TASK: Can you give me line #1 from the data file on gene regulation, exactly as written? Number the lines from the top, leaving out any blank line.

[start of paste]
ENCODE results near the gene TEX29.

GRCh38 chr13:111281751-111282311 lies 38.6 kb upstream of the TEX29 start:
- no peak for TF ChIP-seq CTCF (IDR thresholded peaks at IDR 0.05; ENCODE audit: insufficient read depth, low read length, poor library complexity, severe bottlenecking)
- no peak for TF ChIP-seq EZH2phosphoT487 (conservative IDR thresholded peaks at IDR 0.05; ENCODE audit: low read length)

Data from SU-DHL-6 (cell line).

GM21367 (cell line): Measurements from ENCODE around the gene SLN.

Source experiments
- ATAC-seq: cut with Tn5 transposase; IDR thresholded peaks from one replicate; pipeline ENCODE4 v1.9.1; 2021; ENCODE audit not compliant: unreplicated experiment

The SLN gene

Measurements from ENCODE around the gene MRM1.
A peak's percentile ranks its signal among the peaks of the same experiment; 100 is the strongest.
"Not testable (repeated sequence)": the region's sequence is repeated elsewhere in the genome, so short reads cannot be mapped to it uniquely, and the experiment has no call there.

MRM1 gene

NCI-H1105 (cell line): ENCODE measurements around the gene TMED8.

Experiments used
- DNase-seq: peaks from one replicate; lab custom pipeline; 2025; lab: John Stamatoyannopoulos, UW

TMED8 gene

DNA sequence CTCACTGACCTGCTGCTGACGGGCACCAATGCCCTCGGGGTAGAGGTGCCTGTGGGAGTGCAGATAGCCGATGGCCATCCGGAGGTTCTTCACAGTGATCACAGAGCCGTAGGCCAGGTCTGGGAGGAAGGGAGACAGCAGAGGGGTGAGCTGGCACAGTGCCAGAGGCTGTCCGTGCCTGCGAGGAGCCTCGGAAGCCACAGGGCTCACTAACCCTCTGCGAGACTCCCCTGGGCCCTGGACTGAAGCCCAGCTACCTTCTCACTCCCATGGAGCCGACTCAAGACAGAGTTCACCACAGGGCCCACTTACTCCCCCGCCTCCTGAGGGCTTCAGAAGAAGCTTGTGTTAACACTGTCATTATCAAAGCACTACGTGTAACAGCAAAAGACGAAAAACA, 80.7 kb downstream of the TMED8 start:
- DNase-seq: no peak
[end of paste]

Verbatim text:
ENCODE results near the gene TEX29.